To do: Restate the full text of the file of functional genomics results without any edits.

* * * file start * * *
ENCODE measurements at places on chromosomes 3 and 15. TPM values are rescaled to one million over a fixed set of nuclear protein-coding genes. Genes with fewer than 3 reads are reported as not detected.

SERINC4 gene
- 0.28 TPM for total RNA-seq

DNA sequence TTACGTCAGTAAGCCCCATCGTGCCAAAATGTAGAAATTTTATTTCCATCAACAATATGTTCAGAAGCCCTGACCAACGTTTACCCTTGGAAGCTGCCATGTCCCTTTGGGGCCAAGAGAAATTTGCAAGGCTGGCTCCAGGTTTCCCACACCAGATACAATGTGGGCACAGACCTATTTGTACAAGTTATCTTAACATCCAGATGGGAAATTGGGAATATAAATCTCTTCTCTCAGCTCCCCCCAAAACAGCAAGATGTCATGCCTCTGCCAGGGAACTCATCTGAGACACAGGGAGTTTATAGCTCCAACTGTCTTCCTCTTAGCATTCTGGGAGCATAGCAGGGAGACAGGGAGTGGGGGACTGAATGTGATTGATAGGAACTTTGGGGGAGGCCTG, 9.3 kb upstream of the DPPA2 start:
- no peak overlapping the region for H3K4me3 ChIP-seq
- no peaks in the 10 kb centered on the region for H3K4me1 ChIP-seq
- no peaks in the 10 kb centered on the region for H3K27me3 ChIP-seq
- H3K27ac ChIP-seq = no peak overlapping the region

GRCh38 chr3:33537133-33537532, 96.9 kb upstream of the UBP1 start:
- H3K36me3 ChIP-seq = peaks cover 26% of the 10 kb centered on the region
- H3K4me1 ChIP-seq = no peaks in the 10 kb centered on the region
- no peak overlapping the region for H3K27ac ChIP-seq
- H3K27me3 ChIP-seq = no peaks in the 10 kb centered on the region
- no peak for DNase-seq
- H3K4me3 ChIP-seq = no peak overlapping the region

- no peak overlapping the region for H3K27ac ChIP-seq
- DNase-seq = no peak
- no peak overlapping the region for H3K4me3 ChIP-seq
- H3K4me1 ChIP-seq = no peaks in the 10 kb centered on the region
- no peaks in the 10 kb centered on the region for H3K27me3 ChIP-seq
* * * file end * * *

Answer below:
ENCODE measurements at places on chromosomes 3 and 15. TPM values are rescaled to one million over a fixed set of nuclear protein-coding genes. Genes with fewer than 3 reads are reported as not detected.

SERINC4 gene
- 0.28 TPM for total RNA-seq

DNA sequence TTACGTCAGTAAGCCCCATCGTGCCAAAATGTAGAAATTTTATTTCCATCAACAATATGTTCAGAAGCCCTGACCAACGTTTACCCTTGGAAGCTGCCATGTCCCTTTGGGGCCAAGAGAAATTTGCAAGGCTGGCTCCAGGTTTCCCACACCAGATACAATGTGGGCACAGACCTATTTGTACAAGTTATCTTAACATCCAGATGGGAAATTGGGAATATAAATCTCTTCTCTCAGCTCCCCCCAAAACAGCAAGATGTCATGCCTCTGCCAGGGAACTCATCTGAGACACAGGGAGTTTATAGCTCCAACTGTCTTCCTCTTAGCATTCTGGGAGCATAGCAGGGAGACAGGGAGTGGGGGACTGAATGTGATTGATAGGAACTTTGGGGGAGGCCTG, 9.3 kb upstream of the DPPA2 start:
- no peak overlapping the region for H3K4me3 ChIP-seq
- no peaks in the 10 kb centered on the region for H3K4me1 ChIP-seq
- no peaks in the 10 kb centered on the region for H3K27me3 ChIP-seq
- H3K27ac ChIP-seq = no peak overlapping the region

GRCh38 chr3:33537133-33537532, 96.9 kb upstream of the UBP1 start:
- H3K36me3 ChIP-seq = peaks cover 26% of the 10 kb centered on the region
- H3K4me1 ChIP-seq = no peaks in the 10 kb centered on the region
- no peak overlapping the region for H3K27ac ChIP-seq
- H3K27me3 ChIP-seq = no peaks in the 10 kb centered on the region
- no peak for DNase-seq
- H3K4me3 ChIP-seq = no peak overlapping the region

- no peak overlapping the region for H3K27ac ChIP-seq
- DNase-seq = no peak
- no peak overlapping the region for H3K4me3 ChIP-seq
- H3K4me1 ChIP-seq = no peaks in the 10 kb centered on the region
- no peaks in the 10 kb centered on the region for H3K27me3 ChIP-seq